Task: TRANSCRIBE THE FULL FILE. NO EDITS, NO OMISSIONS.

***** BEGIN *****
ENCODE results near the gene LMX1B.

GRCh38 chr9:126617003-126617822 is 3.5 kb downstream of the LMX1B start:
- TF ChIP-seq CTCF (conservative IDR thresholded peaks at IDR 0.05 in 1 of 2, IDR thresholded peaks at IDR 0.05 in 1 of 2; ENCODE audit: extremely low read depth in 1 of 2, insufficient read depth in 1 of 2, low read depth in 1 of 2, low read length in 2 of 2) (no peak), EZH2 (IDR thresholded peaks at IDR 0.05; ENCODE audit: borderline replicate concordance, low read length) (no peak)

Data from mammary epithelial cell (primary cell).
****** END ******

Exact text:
ENCODE results near the gene LMX1B.

GRCh38 chr9:126617003-126617822 is 3.5 kb downstream of the LMX1B start:
- TF ChIP-seq CTCF (conservative IDR thresholded peaks at IDR 0.05 in 1 of 2, IDR thresholded peaks at IDR 0.05 in 1 of 2; ENCODE audit: extremely low read depth in 1 of 2, insufficient read depth in 1 of 2, low read depth in 1 of 2, low read length in 2 of 2) (no peak), EZH2 (IDR thresholded peaks at IDR 0.05; ENCODE audit: borderline replicate concordance, low read length) (no peak)

Data from mammary epithelial cell (primary cell).